Neither a pathlength, nor a dust factor are required for the
calculation of a Ringelmann value.
The plant is in continuous operation so the auto zero facility
cannot be used.
Normalising
Normalising parameters are not required for the calculation of a
Ringelmann value.
3.7.3. Example 2 : Dust Monitor
The parameters shown below illustrate some typical settings to use the
instrument as a dust monitor, as part of an integrated system. The salient
settings are described below :
Averages
30-second, 10-minute, 1-hour and 7-day rolling averages are setup.
Output 1
The analogue output (4 - 20mA) represents 0 to 250mg/Nm3, and
is a 1-hour rolling average. Should a system fault occur, the
instrument will drive the analogue output full scale.
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Parameters
As the instrument is being used as part of an integrated system,
the device identity has been set to 4. This value must be unique
from other monitors in the system.
The 1-hour rolling average is also being used to provide an alarm
at 50 mg/Nm3, where the change-over contact relay will operate.
A dust factor has been estimated at 5000 (2500/0.5m) until isokinetic sampling can be conducted.
The plant is shut down daily, so the auto zero facility can be used
to reset the zero of the instrument during these periods of
inactivity. This value should be set as low as possible. 1%/day
should be set initially, then if window fouling still causes a
problem, increase this figure.
Normalising
The data is being normalised to standard conditions, 0oC, 3%
oxygen, 101kPa pressure.
Normalising data for oxygen and pressure is relatively constant
(11% and 104kPa respectively) and each is entered into the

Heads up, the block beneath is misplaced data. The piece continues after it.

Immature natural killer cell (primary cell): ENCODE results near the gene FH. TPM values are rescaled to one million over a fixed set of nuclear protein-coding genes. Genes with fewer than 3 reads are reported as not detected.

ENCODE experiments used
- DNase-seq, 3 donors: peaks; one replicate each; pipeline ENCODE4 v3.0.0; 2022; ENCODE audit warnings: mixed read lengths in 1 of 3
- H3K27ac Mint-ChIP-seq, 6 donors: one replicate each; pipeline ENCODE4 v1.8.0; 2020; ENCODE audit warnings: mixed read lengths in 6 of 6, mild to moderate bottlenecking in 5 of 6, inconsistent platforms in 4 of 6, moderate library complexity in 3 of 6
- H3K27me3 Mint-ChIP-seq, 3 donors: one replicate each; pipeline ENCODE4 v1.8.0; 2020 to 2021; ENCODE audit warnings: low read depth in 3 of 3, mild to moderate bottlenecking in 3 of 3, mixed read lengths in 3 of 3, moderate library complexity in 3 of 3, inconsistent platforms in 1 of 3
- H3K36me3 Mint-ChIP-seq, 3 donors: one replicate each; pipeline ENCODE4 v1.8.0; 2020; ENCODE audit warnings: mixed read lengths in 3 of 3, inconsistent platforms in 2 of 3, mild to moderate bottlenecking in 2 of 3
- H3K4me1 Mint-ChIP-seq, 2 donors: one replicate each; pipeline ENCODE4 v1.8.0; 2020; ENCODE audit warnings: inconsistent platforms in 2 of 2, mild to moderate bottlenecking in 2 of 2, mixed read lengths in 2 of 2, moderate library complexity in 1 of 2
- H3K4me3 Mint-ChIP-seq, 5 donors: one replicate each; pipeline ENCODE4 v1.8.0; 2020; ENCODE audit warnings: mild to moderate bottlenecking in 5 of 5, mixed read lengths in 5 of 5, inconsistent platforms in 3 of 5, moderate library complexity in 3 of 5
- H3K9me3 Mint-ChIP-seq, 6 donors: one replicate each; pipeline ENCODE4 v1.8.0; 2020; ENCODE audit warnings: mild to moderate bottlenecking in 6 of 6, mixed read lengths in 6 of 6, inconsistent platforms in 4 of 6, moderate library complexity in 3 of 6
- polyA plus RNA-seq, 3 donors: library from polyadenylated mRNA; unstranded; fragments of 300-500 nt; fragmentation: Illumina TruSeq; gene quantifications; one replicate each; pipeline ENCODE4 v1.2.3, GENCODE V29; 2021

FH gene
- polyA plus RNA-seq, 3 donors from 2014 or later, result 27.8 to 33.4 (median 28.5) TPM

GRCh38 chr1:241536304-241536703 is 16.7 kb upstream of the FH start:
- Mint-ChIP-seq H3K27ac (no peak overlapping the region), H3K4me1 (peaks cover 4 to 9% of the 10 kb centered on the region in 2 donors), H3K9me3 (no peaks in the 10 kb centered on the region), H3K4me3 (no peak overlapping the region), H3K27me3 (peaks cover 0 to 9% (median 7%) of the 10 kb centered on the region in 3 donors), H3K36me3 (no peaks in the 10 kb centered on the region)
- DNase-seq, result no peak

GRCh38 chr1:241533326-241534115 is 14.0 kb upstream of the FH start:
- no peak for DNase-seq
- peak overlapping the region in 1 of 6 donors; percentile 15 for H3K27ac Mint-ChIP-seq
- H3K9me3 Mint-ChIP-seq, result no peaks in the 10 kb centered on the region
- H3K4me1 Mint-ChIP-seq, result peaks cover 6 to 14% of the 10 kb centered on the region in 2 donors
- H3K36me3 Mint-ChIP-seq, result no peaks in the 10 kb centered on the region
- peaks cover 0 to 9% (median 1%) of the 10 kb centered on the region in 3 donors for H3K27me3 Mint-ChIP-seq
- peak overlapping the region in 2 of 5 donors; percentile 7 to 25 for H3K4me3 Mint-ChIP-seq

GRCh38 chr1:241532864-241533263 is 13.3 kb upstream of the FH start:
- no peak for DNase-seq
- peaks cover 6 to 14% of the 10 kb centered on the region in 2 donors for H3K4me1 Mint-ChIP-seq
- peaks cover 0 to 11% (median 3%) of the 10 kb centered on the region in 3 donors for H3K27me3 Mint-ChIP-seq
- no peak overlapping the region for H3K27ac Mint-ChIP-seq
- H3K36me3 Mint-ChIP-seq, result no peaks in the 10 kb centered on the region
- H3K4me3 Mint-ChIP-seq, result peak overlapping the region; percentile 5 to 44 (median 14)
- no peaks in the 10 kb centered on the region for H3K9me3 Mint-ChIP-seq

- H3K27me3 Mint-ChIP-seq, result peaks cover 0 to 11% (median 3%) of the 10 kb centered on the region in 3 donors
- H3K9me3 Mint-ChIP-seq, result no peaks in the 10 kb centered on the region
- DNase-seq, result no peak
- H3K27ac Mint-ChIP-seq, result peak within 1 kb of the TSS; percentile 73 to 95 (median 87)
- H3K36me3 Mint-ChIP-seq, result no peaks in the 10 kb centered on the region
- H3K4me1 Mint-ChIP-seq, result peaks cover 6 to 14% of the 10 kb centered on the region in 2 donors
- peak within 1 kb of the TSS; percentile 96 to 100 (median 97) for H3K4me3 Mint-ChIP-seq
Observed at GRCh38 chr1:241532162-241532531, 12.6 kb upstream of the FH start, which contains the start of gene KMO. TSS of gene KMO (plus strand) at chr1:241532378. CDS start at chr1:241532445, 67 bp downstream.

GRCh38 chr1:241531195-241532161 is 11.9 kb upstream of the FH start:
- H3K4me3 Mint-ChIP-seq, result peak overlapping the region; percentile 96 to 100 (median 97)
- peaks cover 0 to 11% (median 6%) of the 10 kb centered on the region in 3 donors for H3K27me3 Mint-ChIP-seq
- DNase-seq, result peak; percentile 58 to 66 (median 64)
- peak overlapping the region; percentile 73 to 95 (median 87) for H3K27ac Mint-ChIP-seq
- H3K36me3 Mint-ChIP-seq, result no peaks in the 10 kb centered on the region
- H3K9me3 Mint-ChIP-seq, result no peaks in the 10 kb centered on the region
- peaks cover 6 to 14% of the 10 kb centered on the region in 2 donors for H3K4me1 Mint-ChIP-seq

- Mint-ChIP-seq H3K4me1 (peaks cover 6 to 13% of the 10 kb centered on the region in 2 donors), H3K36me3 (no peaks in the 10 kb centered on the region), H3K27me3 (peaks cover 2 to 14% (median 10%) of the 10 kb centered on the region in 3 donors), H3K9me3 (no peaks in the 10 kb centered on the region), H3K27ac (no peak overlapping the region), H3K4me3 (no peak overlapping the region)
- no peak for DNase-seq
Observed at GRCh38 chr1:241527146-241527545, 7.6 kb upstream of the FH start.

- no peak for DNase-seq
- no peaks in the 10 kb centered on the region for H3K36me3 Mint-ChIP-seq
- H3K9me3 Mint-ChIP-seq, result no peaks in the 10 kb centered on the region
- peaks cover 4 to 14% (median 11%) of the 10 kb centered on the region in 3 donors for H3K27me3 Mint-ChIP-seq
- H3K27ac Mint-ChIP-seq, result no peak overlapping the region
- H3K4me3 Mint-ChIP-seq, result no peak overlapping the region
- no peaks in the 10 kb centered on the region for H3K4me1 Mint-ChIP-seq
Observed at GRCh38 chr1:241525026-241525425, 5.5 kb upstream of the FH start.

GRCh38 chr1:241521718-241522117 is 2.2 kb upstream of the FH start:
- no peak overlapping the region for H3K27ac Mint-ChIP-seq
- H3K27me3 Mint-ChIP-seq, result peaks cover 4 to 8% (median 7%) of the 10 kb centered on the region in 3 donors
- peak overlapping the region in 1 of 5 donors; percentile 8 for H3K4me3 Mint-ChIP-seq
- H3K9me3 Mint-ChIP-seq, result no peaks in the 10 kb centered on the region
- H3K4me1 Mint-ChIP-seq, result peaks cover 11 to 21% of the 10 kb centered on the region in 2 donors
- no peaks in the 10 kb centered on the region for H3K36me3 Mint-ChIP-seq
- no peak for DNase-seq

instrument via the keypad.
The temperature within the duct, however, is variable, and is being
measured with a transducer that provides a 4 to 20mA output
proportional to 0 to 400oC.

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Parameter
Averages
seconds
minutes
hours
days
Output 1
0 or 4mA base
units
span
average
fault condition
Output 2
0 or 4mA base
units
span
average
fault condition
Alarm 1
source
units
level
Alarm 2
source
units
level
Parameters
security
identity number
pathlength
dust factor
auto zero
Normalisation Temperature
standard level oC
analogue i/p @ 4mA
analogue i/p @ 20mA
keypad i/p oC

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30
10
1
1
4
%Op
100
30s
FS
4
%Op
100
30s
FS
30s
%Op

Site

30s
%Op
100
01
1000
2500
0%/day
0

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Oxygen
standard level %
analogue i/p @ 4mA
analogue i/p @ 20mA
keypad i/p
Pressure
standard level kPa
analogue i/p @ 4mA
analogue i/p @ 20mA
keypad i/p kPa
Water Vapour
standard level %
analogue i/p @ 4mA
analogue i/p @ 20mA
keypad i/p %

3
101

101
Dry

3.8. Calibration Data


As a record of the instrument's initial calibration data, enter the diagnostic mode
and record the levels of the calibration and measurement variables. This will
then serve as a reference should a system complication occur, for future fault
finding exercises.
Detector Outputs
D receiver
D transmitter

Site

Calibration Data
kcal
kwkg

Site

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4. Operation
4.1. Introduction
After the instrument has been commissioned, it will measure the transmissivity
between the transmitter and receiver, and produce an output proportional to
either the opacity, dust, Ringelmann or extinction level. An integral 32-character
display also shows the calculated levels.
The instrument allows the operator to interrogate the micro-processor to
observe the system parameters, and to change them if required.
A menu based program is used and access is gained by four keys mounted on
the lid of the signal processor.
4.1.1. Measurement
To calculate the opacity, an LED light source is positioned on side of the duct,
and a detector at the other. The light from the LED is modulated (to avoid
interference from ambient light) and the level from the detector is a measure of
the opacity in the duct. In addition, a detector within the transmitter constantly
monitors the intensity
to provide a reference.
4.1.2. Calibration
During the commissioning procedure a calibration is conducted, which sets the
system gain to produce a zero or known opacity. An automatic zero facility
allows the instrument to compensate for a slow build-up
of optical contamination.